Being a PHEV means it needs up to six hours to recharge from a regular 10-amp household plug, down to a minimum of around 3.5 hours from a larger power source.

In contrast, a non-plug-in, series-parallel hybrid like the Lexus IS 300h barely manages 2.0km of sub-40km/h-only EV range, before its ICE takes over to replenish a much-smaller battery pack, and relegate the electric motor to mere performance and/or economy boosters only. That’s why the Lexus is some $20,000 cheaper.

This leaves the Mercedes-Benz C300e and Volvo S60 T8 Hybrid from $82,300 and $84,990 respectively as the BMW’s only true equals, as they’re PHEVs, too.

Though both promise slightly less EV range than the 330e, the former is comfort-biased while the latter is a bit of a Swedish hot-rod, blitzing all for sheer oomph while scoring all-wheel drive into the bargain.

Note, however, that from $75,425 (before tax and on-road costs) will buy you the mouthful Tesla Model 3 Standard Range Plus RWD (rear-wheel drive). As a pure EV, the Yank has kicked the ICE habit with a silent and furious need for speed. 

Not that our 330e M Sport Package isn’t hot to trot, with its M Sport-enhanced suspension, brakes, aero body kit, 19-inch alloys shod with run-flat tyres (so no spare wheel), steering wheel, Alcantara/Sensonic vinyl upholstery and ‘Shadow Line’ gloss-grey trimmings. Menacing.  

The BMW’s list of goodies is barely good enough for a sedan that’s over $90K drive-away. You’ll find adaptive dampers that switch seamlessly from firm to soft depending on how stiff/supple you want the ride to be, auto entry/start, stop/start, heated/folding/dipping mirrors, two USB and a single 12V ports, tri-zone climate control, electrically adjustable front seats with driver’s-side memory, three-year subscription-based in-car emergency and concierge services, Apple CarPlay (but still not Android Auto at the time of publishing), 12.3-inch digital instrumentation with head-up display, a 10.25-inch central screen, satellite navigation, extended Bluetooth connectivity, an unreliable ‘Hey, BMW’ voice-activation system, digital radio, 205W amplifier audio, a 32GB hard drive, wireless smartphone charger and a personalisation function in the key saving all your preferred settings.

On the safety and security front there’s also autonomous emergency braking (AEB), warnings and active assistance/intervention for steering, lane-change, lane-departure and front/rear cross-traffic (with braking) situations, full-auto parking with surround-view 3D cameras and sensors, adaptive cruise control with full stop/go, auto high-beam LED headlights with delay/off, rain-sensing wipers, low-speed EV-mode acoustic warnings for pedestrians and localised recharging info including range radius. Handy.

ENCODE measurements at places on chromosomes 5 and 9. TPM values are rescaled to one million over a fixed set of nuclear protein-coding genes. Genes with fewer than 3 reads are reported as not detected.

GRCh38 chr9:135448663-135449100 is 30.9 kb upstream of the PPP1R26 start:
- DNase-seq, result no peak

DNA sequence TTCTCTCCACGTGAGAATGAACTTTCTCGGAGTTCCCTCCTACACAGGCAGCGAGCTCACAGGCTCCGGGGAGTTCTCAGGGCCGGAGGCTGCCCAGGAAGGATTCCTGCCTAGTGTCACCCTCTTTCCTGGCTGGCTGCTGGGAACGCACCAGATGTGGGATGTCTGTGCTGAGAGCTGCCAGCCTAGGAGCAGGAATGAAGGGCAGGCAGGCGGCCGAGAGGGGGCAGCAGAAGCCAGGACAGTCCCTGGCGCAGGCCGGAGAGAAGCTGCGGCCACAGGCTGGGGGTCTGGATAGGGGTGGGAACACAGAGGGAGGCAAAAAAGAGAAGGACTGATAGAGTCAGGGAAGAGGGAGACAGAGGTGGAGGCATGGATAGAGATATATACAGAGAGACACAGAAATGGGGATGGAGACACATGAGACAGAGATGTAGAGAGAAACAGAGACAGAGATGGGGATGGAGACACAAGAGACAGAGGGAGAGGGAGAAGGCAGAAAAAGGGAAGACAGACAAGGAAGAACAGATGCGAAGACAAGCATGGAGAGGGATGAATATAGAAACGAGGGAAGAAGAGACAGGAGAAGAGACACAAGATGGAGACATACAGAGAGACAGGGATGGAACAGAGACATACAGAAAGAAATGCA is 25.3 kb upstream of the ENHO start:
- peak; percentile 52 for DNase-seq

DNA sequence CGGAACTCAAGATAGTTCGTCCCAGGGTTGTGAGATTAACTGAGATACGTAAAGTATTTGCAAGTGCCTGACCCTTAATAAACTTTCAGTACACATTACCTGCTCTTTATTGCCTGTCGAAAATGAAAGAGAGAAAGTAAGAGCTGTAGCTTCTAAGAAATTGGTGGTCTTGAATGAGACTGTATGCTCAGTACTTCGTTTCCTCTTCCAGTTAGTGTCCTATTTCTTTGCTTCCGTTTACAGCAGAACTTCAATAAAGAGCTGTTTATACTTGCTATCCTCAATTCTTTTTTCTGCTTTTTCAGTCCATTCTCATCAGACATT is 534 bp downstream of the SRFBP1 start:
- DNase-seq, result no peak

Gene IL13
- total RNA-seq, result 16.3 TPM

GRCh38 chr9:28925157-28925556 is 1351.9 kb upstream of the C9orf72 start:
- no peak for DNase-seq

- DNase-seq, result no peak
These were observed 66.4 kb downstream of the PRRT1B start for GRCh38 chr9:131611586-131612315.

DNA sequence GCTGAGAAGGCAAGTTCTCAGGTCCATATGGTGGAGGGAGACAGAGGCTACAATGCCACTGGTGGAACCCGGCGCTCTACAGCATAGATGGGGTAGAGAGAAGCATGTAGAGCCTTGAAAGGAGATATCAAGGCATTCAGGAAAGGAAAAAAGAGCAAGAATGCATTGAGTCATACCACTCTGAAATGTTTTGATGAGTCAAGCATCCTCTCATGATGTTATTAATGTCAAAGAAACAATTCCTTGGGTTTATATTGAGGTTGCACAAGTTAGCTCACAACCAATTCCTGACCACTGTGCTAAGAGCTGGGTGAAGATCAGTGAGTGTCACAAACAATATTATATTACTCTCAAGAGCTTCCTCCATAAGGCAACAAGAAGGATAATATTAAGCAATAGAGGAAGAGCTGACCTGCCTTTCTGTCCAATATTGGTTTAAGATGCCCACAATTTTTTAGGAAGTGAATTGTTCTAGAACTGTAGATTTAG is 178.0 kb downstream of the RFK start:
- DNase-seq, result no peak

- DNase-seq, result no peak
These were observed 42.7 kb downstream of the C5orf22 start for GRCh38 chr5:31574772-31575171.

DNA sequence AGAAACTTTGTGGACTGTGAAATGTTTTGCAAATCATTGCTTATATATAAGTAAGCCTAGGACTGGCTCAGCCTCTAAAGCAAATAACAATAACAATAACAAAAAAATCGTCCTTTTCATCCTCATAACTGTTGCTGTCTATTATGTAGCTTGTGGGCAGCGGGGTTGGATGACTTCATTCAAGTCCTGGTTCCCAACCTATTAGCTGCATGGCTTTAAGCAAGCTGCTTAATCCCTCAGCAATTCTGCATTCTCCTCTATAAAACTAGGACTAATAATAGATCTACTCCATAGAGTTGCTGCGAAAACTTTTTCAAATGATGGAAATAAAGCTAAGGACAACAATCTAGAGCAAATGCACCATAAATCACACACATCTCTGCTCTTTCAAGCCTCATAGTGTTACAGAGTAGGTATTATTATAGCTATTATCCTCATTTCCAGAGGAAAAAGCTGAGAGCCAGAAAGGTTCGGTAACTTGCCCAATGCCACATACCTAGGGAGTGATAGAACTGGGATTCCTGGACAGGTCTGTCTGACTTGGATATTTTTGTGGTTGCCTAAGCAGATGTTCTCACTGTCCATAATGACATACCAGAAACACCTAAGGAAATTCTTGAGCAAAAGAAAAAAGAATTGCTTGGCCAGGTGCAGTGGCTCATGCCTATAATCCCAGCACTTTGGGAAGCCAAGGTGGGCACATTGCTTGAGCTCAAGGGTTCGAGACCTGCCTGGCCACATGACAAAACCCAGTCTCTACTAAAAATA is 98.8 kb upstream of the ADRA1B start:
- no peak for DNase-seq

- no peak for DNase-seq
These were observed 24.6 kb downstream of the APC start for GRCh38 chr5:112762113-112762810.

Still, a sunroof is optional, as are our car’s trick 'Laser-light' active/adaptive LEDs, ambient cabin lighting, motion-sensor electric bootlid, seat and steering wheel heaters, galvanised trim, and other goodies, amounting to over $10,000. All blow out pricing towards $100K. Ouch.

At least you can pre-set the climate control in your 330e via a BMW app. Cool!


Alfa Romeo Giulia9/10

The 2020 Alfa Romeo Giulia has been trimmed down from four variants to just three, kicking off with the $63,950 Sport.

The mid-tier Veloce will set buyers back $71,450, while the top-spec Quadrifoglio is $138,950 – both of which have been reduced by $1450 and $6950, respectively.

Though the point-of-entry is higher than before, the newly introduced Sport grade is actually based on the old Super grade with the Veloce pack added in, actually saving buyers a bit of money compared to be before.

As such, privacy glass, red brake calipers, 19-inch alloy wheels, and sports seats and steering wheel are now standard across the range, and all items that you’d expect in a premium and sporty European sedan.

You'll also score heating for the front seats and steering wheel, which are you wouldn't normally see on any price-leading variant, making these features especially noticeable.

Also standard in the Sport is bi-xenon headlights, push-button start, dual-zone climate control, and aluminium pedals and dashboard elements.

Handling multimedia duties is an 8.8-inch screen, though this year the system gains touch functionality to make Android Auto and Apple CarPlay use a little more intuitive.

A wireless smartphone charger is also now standard across the line-up, which will stop your phone’s charge at 90 per cent as to not overheat/degrade your device’s battery.

As tested here, our Giulia Sport is priced at $68,260 thanks to the inclusion of the 'Lusso Pack' ($2955) and 'Vesuvio Grey' metallic paint ($1355).